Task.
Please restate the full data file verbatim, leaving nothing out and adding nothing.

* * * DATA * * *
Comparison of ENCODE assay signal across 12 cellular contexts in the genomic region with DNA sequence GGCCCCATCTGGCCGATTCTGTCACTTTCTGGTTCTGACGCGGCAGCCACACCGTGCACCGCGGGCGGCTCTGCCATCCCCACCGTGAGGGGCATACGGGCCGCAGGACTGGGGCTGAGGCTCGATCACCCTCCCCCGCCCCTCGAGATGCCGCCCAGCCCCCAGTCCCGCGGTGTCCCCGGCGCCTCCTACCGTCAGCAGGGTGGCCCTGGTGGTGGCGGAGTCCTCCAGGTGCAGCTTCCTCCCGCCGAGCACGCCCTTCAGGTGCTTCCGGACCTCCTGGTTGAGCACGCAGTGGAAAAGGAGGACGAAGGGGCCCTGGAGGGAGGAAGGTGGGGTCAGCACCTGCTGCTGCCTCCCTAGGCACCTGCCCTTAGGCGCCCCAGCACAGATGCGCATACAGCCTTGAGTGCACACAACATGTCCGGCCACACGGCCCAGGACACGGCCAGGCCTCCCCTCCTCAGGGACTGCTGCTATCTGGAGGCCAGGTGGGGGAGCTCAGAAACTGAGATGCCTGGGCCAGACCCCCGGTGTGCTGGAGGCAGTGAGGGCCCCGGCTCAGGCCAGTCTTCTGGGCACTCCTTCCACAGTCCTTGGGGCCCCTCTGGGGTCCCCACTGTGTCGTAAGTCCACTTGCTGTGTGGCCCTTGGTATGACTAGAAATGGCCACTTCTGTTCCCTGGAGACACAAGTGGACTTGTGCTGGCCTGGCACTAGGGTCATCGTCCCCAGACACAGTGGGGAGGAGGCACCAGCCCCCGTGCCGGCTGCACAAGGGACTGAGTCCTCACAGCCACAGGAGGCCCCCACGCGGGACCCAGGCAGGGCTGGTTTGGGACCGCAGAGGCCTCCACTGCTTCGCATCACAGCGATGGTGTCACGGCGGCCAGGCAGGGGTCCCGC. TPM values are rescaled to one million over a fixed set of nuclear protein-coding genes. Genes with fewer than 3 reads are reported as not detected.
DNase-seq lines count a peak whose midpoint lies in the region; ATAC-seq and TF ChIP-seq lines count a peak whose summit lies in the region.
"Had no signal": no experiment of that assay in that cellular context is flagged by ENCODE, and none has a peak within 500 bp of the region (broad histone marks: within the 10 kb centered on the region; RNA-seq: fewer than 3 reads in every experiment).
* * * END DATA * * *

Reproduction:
Comparison of ENCODE assay signal across 12 cellular contexts in the genomic region with DNA sequence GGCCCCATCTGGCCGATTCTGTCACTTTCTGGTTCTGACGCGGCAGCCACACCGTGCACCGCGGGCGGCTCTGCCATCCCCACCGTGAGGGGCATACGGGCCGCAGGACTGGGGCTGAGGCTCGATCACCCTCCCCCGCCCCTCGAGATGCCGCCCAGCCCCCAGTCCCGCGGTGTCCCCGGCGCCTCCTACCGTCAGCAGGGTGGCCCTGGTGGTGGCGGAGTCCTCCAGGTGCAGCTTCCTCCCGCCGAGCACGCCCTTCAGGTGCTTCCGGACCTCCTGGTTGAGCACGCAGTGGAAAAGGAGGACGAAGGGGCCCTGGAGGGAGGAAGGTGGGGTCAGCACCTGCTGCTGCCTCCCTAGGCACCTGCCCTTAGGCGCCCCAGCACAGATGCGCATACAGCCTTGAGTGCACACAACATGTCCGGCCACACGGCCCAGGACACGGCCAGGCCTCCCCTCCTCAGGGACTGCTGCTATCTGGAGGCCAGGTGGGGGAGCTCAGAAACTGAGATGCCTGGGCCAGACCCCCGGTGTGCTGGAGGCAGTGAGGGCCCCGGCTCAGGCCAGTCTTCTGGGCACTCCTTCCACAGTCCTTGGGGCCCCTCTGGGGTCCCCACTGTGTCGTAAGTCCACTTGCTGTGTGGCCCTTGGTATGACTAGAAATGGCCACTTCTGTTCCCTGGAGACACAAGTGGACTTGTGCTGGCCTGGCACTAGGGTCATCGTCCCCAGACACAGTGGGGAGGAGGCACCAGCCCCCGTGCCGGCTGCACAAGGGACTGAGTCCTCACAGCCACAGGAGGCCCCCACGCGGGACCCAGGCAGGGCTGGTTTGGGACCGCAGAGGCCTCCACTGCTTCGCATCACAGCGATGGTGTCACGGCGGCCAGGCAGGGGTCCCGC. TPM values are rescaled to one million over a fixed set of nuclear protein-coding genes. Genes with fewer than 3 reads are reported as not detected.
DNase-seq lines count a peak whose midpoint lies in the region; ATAC-seq and TF ChIP-seq lines count a peak whose summit lies in the region.
"Had no signal": no experiment of that assay in that cellular context is flagged by ENCODE, and none has a peak within 500 bp of the region (broad histone marks: within the 10 kb centered on the region; RNA-seq: fewer than 3 reads in every experiment).